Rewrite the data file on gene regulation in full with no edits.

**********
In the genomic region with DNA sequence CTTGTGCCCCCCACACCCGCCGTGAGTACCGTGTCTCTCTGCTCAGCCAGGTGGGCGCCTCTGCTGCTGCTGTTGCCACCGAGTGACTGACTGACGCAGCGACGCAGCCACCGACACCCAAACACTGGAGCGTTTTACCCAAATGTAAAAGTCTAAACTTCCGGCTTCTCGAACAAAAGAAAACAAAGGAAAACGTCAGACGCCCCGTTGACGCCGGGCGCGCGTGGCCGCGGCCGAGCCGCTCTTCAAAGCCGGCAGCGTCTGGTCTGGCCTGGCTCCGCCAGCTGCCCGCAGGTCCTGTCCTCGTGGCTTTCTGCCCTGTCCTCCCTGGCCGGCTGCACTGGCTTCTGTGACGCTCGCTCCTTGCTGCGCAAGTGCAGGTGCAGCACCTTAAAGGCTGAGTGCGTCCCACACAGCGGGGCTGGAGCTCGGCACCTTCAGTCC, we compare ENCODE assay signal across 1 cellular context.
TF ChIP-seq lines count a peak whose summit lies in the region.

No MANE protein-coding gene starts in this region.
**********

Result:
In the genomic region with DNA sequence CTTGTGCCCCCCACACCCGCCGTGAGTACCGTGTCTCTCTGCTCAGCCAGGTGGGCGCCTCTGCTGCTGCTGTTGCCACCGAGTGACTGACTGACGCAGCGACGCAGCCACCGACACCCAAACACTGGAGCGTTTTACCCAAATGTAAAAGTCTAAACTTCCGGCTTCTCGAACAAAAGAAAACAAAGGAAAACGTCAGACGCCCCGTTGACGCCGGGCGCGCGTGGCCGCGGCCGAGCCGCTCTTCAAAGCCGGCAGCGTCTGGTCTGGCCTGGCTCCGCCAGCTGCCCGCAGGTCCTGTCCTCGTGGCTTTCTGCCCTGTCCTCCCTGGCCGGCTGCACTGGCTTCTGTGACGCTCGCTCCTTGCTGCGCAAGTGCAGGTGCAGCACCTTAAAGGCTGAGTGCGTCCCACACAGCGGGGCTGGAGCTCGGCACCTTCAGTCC, we compare ENCODE assay signal across 1 cellular context.
TF ChIP-seq lines count a peak whose summit lies in the region.

No MANE protein-coding gene starts in this region.